Each moment the last


Osho mentions Aruna’s letter about Vimalkirti’s death. “Be herenow, as if this is the last moment…”

Osho in darshan

The lotus is a very significant symbol in eastern mysticism. The lotus lives in water, it grows in water, but its petals are so velvety that the water cannot touch them. If you go in the early morning to a lotus pond you will see on the lotus leaves, on the lotus petals, dewdrops shining like pearls in the early morning sun – it is beautiful to see dewdrops on lotus leaves or lotus petals. But the most miraculous thing is that they are on the leaves, on the petals, but they are not touching it. They don’t make it wet. Just a slight breeze and they slip into the lake; and they don’t leave even a trace behind because the leaf or the petals remain totally untouched, absolutely untouched, as if there have been no dewdrops on them. And this is the symbol of a sannyasin.

The lotus has become the very metaphor for sannyas: live in the world but remain untouched by it. I don’t teach escape, I don’t teach renunciation. I am all for life, I am totally for life, because to me life is god and there is no other god than life. All the ideas of god other than life are simply fabrications of the cunning minds, ways to exploit simple-minded human beings.

Life is the only god, so I cannot teach escape from life. One has to live in it and one has to live intensely, passionately, not half-heartedly, not in a lukewarm way. One has to bum one’s lifetorch from both ends together; then even a single moment is more valuable than the whole eternity. A single moment of intense, ecstatic living is far deeper, far higher, than living for one hundred years, but living just so-so, half-heartedly, fragmentarily, unconsciously, somehow dragging from the cradle to the grave, sad, somber, serious, with no dance, with no celebration, with no light in the eyes, with no song in the heart. That is not life; it is simply vegetating.

Millions of people are simply living like cabbages. A few live like cauliflowers: my definition of a cauliflower is a cabbage with a college education – with a Ph.D. or a D.Lit. The same cabbage having a certificate from a university becomes a cauliflower.

But whether one lives like a cabbage or a cauliflower makes no difference. Rarely, a very few people have lived really, authentically, totally – and that’s what I teach: live moment-to-moment, but live without holding anything back. And live like a lotus flower, untouched. Take life as a beautiful game and leam the art of sportsmanship – that’s what sannyas is: do whatsoever you want to do but be a sportsman. Whether you win or not does not matter, whether you succeed or fail is irrelevant. All that matters is that you played well, that you did your best, that you enjoyed while you did it. To me that is the real thing. Failure or success makes no difference.

In my childhood I used to go to see many wrestling competitions. My village was famous for wrestling; there were many good wrestlers in the village. It was one of the most significant things in that village, that it created many great wrestlers, and people used to come from far away to fight with the wrestlers there.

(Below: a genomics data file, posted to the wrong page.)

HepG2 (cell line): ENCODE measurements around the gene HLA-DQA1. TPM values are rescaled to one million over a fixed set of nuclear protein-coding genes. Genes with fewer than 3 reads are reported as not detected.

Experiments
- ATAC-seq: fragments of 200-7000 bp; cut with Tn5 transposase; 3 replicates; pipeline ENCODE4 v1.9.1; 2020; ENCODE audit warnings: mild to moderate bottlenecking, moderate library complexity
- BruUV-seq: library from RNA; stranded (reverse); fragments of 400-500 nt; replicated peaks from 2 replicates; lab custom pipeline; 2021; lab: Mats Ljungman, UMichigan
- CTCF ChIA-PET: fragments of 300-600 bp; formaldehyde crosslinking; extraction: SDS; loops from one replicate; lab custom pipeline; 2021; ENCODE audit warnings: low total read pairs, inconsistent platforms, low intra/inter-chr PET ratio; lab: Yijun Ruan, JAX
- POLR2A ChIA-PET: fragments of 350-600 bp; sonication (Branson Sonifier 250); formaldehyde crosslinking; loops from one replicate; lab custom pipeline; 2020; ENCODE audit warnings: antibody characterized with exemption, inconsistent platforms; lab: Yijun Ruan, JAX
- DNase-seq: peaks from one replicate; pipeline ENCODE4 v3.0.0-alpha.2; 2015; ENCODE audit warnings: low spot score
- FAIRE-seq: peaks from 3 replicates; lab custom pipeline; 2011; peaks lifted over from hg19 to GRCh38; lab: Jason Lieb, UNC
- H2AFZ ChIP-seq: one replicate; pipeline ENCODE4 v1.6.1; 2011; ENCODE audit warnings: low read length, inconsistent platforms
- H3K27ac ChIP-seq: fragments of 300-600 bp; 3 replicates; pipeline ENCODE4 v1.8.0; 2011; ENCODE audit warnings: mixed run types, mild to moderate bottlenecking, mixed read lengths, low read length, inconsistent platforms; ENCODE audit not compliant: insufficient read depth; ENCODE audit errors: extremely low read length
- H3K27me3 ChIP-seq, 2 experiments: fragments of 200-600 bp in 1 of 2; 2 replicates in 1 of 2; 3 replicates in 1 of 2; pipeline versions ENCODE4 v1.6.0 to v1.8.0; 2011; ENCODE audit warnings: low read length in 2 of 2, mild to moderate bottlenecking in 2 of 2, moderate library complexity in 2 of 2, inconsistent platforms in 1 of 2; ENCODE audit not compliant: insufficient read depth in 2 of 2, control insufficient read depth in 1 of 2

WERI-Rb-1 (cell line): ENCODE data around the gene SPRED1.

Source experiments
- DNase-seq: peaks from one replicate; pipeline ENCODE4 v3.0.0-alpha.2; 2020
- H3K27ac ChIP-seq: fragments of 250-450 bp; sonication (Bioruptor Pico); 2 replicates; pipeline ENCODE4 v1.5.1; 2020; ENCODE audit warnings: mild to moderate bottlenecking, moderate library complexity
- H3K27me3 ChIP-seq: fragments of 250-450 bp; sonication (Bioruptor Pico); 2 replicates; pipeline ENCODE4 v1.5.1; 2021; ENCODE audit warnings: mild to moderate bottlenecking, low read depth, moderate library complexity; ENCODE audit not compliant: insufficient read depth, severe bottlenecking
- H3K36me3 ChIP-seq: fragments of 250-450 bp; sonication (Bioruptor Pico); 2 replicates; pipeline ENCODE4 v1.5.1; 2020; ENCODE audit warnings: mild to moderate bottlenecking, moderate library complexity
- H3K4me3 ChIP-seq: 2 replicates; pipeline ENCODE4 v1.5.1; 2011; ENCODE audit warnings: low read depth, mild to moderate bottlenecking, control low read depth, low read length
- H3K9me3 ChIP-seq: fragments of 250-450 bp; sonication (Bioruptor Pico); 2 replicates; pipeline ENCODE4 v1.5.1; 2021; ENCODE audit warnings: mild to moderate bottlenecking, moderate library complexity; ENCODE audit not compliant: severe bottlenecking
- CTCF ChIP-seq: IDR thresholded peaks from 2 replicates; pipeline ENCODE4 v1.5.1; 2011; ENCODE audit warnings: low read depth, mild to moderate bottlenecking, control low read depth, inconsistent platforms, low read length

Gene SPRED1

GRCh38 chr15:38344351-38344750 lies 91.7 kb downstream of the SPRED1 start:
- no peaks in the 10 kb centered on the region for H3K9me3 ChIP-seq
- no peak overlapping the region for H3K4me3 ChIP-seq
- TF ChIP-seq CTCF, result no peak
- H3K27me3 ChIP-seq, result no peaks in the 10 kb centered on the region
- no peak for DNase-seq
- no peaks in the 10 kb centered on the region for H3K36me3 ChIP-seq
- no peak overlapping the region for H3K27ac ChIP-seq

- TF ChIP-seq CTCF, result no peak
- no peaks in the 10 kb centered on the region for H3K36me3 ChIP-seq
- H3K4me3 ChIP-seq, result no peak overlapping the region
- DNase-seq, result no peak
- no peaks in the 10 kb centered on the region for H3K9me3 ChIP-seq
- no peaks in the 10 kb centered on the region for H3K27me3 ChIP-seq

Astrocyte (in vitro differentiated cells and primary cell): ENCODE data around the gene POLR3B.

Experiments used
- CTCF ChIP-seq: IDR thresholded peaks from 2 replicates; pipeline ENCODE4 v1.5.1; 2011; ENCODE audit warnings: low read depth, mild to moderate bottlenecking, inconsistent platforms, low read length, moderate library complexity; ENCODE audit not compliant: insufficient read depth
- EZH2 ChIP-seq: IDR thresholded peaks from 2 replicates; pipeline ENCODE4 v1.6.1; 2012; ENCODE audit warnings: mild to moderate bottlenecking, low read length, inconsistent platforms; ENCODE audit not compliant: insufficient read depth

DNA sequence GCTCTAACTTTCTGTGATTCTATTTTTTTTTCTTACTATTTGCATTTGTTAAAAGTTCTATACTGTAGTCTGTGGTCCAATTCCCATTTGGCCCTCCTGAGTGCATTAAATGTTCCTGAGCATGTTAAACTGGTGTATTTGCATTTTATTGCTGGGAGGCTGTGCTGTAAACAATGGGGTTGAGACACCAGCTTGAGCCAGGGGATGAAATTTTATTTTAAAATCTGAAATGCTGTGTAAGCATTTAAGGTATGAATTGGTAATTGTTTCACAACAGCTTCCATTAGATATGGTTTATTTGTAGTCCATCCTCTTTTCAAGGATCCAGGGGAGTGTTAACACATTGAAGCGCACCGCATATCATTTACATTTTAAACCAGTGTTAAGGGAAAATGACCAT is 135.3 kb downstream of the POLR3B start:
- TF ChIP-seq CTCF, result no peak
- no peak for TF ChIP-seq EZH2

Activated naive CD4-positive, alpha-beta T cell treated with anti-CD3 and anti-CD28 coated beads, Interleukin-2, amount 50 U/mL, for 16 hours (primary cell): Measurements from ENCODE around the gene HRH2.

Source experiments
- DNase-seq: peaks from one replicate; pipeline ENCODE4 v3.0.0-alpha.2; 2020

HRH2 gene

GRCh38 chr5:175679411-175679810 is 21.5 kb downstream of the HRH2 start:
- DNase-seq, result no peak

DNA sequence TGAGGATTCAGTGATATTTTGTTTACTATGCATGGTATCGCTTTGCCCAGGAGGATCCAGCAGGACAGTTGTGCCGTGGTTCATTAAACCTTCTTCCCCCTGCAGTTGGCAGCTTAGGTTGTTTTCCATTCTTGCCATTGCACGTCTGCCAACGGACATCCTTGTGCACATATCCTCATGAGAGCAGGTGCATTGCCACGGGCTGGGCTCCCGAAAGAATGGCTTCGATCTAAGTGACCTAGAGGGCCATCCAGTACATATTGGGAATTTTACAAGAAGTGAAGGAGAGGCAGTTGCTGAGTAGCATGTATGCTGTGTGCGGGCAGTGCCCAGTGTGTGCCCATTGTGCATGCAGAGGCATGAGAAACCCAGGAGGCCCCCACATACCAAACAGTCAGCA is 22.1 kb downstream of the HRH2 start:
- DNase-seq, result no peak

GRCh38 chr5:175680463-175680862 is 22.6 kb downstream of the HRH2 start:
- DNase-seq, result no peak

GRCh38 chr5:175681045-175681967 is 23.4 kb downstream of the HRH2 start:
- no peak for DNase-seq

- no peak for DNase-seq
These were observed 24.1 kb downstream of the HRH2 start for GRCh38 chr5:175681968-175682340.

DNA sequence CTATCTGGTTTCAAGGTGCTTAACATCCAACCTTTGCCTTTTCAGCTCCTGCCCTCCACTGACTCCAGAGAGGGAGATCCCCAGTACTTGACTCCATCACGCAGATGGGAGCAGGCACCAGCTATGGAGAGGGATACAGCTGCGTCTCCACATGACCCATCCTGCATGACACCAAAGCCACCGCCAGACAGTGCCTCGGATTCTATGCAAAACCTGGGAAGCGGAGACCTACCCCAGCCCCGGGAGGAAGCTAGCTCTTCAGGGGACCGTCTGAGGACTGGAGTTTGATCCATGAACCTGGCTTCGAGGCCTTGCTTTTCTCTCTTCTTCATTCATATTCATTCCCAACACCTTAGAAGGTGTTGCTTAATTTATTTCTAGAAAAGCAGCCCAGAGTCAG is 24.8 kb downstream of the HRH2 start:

One wrestler I loved. I had seen many wrestling competitions, beautiful fighters, but one man I loved. He was defeated. After his defeat he danced! It was a shock to the crowd that had gathered to see, it was even a shock to the person who had defeated him. In fact the person who was the winner looked like a fool!

I followed that man – he was staying in a small hut by the river. I followed him and I asked him, “That was really beautiful of you, but why did you dance?” He said, “I danced because I had done whatsoever I could; I loved every moment of the fight, I was not holding anything back. I don’t care what happened. The result is not the thing, only the action.”

That man had some insight, some meditative insight.

Only the action, no question of the result – that means living it totally. If you are thinking of the result you are half-hearted already, you are not herenow. Your mind is hovering in the future.

To be herenow, as if this is the last moment. . .

Just the other day I received a letter from one of my sannyasins, Aruna. One night, just a few days before Vimalkirti died, she was at the gate sniffing people for strong perfume smells and she sniffed Vimalkirti out, because she felt a certain smell of shampoo or something and she said “You will not be able to go to darshan today.” And she writes, “Now I feel so sad. Vimalkirti started trembling, perspiring, as if this was going to be his last darshan. And preventing him looked so ugly to me,” she writes, “that I allowed him, but I told him, ‘You have to sit a little far away.’ He was so ecstatic, so happy.”

Now she remembers that preventing him from only one darshan… and he felt such a shock, a trembling, that recapitulating the whole scene she understands the meaning of it; that for him, it was as if that was the last – who knows whether tomorrow one will be here or not?

This is the way one has to live: each moment has to be the last moment, so why live half-heartedly? You may not be able to live another moment, so put all that you have got, risk all that you have got in the moment because who knows about the other moment?

This is the way to live! And when you don’t care about the result you become a lotus.

I have chosen the color for my sannyasins: this is the color of the lotus; and the lotus has to be remembered again and again so that you can go on getting deeper and deeper into the now and here – but unattached, unclinging, untouched. No future, so that you can live totally, and no past so that you remain untouched.

Once that happens life is bliss! Unbounded bliss, infinite bliss, eternal bliss.

From the evening darshan on 26 January 1981, published in the Sannyas Magazine, No. 2, 1981

Comments are closed.